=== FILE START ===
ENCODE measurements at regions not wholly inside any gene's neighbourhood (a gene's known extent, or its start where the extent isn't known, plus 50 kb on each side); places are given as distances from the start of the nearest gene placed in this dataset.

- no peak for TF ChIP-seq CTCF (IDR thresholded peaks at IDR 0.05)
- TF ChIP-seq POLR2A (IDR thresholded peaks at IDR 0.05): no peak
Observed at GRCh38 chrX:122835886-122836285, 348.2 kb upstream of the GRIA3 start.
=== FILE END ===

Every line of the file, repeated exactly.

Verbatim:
ENCODE measurements at regions not wholly inside any gene's neighbourhood (a gene's known extent, or its start where the extent isn't known, plus 50 kb on each side); places are given as distances from the start of the nearest gene placed in this dataset.

- no peak for TF ChIP-seq CTCF (IDR thresholded peaks at IDR 0.05)
- TF ChIP-seq POLR2A (IDR thresholded peaks at IDR 0.05): no peak
Observed at GRCh38 chrX:122835886-122836285, 348.2 kb upstream of the GRIA3 start.